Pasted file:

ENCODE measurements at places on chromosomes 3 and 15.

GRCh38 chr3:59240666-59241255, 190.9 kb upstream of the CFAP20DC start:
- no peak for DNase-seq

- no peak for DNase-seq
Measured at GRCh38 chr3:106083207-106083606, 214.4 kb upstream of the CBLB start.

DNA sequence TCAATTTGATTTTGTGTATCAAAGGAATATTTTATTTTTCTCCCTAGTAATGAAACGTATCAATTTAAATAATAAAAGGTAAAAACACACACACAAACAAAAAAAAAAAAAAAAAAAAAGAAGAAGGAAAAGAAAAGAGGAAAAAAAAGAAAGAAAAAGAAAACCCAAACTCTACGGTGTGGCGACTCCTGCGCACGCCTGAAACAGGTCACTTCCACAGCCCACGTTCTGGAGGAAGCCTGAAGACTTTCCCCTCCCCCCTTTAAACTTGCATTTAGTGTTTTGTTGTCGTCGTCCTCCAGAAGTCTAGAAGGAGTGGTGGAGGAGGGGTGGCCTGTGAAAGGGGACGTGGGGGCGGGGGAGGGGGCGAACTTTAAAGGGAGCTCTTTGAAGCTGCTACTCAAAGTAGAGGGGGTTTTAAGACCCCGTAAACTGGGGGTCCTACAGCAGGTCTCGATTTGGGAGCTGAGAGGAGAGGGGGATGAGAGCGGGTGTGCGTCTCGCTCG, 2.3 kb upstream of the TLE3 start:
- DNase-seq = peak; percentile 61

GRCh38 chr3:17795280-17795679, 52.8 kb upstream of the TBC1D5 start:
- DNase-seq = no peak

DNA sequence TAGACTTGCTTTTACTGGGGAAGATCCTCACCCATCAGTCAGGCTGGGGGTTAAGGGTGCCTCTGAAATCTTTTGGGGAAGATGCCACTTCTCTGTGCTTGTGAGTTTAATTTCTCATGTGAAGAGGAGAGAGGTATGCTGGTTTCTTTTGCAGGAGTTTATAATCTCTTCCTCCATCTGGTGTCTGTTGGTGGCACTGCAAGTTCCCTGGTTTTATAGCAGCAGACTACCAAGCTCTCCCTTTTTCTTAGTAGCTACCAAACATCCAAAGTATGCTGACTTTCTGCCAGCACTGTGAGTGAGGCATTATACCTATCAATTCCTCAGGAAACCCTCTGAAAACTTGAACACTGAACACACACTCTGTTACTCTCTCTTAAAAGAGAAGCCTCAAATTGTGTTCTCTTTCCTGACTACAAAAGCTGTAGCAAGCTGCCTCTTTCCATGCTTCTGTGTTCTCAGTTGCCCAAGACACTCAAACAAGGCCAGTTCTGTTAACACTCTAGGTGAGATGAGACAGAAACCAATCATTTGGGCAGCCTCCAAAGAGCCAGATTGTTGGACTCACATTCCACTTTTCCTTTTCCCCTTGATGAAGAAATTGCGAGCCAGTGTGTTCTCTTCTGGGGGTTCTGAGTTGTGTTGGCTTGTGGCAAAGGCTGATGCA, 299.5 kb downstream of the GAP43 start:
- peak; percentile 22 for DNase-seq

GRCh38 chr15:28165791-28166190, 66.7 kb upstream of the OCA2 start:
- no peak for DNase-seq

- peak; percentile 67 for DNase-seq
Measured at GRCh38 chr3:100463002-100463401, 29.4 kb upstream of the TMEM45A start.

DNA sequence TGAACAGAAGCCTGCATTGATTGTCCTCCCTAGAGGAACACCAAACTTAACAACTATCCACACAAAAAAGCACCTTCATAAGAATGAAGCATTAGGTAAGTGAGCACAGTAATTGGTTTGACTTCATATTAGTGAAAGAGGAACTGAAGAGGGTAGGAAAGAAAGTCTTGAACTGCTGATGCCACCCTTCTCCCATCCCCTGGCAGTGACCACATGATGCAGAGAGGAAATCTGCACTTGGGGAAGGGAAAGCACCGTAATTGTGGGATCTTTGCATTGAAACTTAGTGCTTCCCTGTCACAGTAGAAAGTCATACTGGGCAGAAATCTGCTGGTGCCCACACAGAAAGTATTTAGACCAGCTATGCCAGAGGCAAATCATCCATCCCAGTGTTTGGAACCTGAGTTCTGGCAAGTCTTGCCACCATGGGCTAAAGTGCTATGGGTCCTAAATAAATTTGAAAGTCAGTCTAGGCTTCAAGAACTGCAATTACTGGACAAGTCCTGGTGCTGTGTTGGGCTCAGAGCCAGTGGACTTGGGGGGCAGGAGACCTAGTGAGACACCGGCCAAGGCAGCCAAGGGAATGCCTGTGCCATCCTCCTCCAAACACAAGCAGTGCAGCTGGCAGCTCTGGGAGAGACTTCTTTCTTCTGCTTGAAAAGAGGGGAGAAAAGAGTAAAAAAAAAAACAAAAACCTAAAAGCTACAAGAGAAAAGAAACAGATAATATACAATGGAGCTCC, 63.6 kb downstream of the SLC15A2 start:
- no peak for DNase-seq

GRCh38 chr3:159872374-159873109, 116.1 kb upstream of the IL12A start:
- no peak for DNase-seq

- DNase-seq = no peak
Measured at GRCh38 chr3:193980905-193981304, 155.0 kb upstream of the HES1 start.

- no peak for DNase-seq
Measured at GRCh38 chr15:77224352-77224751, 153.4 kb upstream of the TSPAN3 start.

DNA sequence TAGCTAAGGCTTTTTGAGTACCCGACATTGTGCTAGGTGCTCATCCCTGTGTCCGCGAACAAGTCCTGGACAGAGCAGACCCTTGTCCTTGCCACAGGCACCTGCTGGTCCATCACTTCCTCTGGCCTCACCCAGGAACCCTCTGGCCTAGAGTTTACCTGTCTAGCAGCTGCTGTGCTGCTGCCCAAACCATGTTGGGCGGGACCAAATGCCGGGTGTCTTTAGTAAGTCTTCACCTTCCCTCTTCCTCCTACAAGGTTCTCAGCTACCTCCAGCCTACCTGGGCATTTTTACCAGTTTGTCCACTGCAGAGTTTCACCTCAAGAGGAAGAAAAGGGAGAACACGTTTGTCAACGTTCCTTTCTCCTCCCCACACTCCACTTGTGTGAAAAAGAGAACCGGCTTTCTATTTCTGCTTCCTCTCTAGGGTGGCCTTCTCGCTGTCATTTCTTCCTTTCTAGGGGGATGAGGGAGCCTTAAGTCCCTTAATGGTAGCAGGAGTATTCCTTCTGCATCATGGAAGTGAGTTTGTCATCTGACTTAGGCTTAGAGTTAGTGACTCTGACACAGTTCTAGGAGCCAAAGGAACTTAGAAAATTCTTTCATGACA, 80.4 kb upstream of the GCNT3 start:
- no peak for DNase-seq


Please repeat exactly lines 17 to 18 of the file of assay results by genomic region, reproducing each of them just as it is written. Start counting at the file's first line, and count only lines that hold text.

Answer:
- no peak for DNase-seq

GRCh38 chr3:159872374-159873109, 116.1 kb upstream of the IL12A start: